27. 4 out of 5

    Amanda

    I feel like I need to preface this by saying I don't idolize Glenn Beck. I do like him, I watch his show, listen to the radio show, etc... but I don't have the undying devotion to him that a lot of his followers seem to have. I read this book at the urging of a friend. I was reluctant to read it because, honestly, I'm reluctant to read any celebrity book. Especially this one, where he outright bought the rights from someone else so he could slap his name on it. It just seems disingenuous to me. I feel like I need to preface this by saying I don't idolize Glenn Beck. I do like him, I watch his show, listen to the radio show, etc... but I don't have the undying devotion to him that a lot of his followers seem to have. I read this book at the urging of a friend. I was reluctant to read it because, honestly, I'm reluctant to read any celebrity book. Especially this one, where he outright bought the rights from someone else so he could slap his name on it. It just seems disingenuous to me. Ignoring any Glenn Beck associations, this wasn't a bad book, but neither was it great. As others have said, it seems like a (poorly executed) mash-up of The Hunger Games and 1984. Though marketed as an adult book (and I suppose it would have to be), I really feel this book belongs in the YA section. The storyline had potential, but I felt like the author took it too far, out of the realm of possibility. (The whole concept of "nutritional cubes" was a hard one for me to swallow.) It was difficult to lose myself in the story because aspects were so far-fetched. It definitely reads like a first book, and like a book written by a young woman, not a book written by a retired RN. Not a terrible book, but I suspect my time would have been better spent reading 1984.

  28. 4 out of 5

    Nola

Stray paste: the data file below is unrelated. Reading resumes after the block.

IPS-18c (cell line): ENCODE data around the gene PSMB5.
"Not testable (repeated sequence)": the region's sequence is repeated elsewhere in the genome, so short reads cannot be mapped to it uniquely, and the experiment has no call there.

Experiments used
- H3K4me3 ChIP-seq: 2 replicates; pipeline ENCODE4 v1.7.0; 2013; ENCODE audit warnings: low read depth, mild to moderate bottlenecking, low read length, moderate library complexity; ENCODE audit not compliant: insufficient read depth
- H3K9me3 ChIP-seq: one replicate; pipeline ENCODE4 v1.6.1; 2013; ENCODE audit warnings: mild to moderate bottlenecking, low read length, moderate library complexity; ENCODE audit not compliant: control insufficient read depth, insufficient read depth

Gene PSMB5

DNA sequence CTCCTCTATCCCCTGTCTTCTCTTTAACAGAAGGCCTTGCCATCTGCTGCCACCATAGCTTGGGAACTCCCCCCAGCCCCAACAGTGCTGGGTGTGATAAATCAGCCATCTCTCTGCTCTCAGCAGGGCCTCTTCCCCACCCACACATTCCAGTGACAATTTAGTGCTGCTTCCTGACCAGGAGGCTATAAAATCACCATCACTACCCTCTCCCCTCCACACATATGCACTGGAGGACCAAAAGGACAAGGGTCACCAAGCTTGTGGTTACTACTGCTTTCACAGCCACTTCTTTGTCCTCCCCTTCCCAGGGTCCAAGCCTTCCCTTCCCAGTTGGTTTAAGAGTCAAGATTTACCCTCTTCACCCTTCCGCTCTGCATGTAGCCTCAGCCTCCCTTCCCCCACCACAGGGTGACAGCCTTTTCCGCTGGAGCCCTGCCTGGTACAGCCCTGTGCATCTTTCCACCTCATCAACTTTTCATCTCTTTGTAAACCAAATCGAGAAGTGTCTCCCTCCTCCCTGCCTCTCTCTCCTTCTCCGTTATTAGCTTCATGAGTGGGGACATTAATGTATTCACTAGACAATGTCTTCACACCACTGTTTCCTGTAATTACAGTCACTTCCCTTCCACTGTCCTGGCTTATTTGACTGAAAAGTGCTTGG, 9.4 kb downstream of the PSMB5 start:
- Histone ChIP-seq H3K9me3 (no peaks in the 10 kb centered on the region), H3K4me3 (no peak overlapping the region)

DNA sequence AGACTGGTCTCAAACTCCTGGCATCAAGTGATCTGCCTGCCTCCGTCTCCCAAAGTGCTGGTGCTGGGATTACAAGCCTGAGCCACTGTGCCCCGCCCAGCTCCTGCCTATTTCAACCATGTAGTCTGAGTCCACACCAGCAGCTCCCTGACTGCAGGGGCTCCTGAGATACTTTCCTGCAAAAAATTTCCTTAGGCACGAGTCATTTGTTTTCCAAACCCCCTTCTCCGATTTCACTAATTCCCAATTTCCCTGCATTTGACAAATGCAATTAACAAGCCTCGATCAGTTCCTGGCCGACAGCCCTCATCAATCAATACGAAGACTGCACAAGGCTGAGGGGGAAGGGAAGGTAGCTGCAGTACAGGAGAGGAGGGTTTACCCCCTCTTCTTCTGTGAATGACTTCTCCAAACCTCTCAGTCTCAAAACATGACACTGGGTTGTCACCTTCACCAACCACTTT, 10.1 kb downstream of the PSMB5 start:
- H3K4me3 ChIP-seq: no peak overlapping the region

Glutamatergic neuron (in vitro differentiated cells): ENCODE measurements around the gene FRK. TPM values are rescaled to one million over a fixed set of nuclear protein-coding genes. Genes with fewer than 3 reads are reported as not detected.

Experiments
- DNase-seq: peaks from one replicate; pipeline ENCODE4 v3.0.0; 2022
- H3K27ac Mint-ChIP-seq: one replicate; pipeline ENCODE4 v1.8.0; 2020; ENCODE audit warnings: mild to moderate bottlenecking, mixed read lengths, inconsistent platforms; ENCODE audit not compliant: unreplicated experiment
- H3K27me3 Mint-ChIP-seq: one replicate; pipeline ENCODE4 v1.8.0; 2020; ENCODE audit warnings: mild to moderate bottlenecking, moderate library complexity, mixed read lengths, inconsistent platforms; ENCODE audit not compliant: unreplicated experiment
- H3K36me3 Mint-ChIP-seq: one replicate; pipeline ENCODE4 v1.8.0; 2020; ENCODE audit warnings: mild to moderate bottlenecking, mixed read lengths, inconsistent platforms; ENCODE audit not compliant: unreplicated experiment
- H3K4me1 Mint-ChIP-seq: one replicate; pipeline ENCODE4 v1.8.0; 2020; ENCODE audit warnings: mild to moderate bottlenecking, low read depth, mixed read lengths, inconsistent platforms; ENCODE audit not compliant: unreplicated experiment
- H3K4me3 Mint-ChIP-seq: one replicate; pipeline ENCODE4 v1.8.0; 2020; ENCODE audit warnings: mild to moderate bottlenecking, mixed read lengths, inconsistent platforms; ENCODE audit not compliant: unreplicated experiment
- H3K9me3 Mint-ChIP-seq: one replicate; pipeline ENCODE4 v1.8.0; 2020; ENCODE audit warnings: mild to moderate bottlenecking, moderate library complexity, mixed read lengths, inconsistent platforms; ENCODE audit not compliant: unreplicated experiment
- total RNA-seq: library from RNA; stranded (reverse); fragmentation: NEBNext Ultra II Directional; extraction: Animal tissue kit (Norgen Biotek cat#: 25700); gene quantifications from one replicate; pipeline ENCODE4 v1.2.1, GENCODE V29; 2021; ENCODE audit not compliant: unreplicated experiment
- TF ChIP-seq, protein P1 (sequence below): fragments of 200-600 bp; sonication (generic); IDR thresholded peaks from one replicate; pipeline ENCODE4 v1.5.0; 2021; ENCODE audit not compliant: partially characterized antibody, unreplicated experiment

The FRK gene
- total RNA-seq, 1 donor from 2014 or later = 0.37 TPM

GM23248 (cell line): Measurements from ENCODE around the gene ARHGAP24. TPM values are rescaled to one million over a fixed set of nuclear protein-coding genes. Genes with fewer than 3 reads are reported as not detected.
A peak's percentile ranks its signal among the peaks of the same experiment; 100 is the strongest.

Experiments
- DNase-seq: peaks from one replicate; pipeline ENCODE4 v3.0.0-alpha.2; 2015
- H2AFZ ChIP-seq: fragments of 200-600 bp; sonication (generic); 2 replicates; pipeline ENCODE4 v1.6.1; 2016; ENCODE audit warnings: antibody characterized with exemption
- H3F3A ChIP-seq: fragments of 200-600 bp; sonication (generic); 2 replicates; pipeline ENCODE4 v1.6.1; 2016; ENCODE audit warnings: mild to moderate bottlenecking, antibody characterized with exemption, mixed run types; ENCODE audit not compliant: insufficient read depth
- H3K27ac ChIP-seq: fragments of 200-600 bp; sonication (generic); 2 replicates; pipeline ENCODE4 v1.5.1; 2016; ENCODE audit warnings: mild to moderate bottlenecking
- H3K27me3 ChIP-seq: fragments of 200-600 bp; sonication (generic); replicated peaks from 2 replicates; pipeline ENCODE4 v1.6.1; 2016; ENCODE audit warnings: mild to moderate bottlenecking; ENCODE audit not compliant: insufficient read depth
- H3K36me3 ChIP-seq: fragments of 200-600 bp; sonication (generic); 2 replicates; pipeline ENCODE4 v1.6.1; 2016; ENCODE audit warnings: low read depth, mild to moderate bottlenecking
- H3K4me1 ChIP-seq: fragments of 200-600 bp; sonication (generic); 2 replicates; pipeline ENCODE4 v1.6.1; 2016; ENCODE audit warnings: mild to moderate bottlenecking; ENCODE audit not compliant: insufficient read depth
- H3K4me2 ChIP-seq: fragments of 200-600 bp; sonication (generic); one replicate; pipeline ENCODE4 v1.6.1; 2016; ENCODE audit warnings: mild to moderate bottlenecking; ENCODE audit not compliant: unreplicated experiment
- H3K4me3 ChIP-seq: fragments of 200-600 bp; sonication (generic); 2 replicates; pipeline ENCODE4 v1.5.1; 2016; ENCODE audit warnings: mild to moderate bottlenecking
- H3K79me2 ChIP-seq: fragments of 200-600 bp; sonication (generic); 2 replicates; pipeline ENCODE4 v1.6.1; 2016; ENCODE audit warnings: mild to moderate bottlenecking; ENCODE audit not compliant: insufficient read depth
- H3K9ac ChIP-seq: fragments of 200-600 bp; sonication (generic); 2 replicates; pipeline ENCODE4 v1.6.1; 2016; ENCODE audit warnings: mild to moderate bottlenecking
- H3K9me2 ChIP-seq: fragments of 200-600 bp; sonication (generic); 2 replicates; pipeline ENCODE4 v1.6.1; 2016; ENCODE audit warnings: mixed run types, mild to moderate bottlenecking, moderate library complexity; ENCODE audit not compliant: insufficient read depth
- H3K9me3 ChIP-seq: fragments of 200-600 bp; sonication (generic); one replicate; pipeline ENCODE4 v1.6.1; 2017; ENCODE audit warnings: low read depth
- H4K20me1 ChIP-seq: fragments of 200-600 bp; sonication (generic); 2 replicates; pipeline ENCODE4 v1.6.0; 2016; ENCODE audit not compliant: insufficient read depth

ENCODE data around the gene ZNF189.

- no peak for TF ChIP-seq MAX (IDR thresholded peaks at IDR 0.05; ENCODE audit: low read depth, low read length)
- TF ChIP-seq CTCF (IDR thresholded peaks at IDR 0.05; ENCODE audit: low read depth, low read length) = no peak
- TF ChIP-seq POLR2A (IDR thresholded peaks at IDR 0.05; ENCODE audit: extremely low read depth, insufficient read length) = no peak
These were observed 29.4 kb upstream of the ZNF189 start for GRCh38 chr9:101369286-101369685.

The story part of this novel was good ... nothing exceptional, but entertaining nonetheless. It must be noted that "Agenda 21" is an actual United Nations resolution. Thus the non-fiction section of the book - the epilogue - which is the spewing forth of right-wing extremist propaganda. There is no middle ground in the author's eyes. Something as simple as preserving a small green space in a city is anti-capitalist and will lead to the loss of individual freedom on a world-wide scale. Ensuring th The story part of this novel was good ... nothing exceptional, but entertaining nonetheless. It must be noted that "Agenda 21" is an actual United Nations resolution. Thus the non-fiction section of the book - the epilogue - which is the spewing forth of right-wing extremist propaganda. There is no middle ground in the author's eyes. Something as simple as preserving a small green space in a city is anti-capitalist and will lead to the loss of individual freedom on a world-wide scale. Ensuring that toxic waste is not dumped into the world's oceans is the equivalent of surrendering all aspects of your life - physical, mental and spiritual - to the government and will result in the entire planet becoming third world nations. Even George Orwell's "1984" isn't as extreme as the picture Glenn Beck paints. The fact that Beck seriously expects the people who have read the novel will spread the word and let everyone know that this is what will happen to the USA if the "liberals" get their way makes me want to vomit. Had this book ended at the end of the story, it would have gotten a higher rating. It's the epilogue that brings the entire thing down.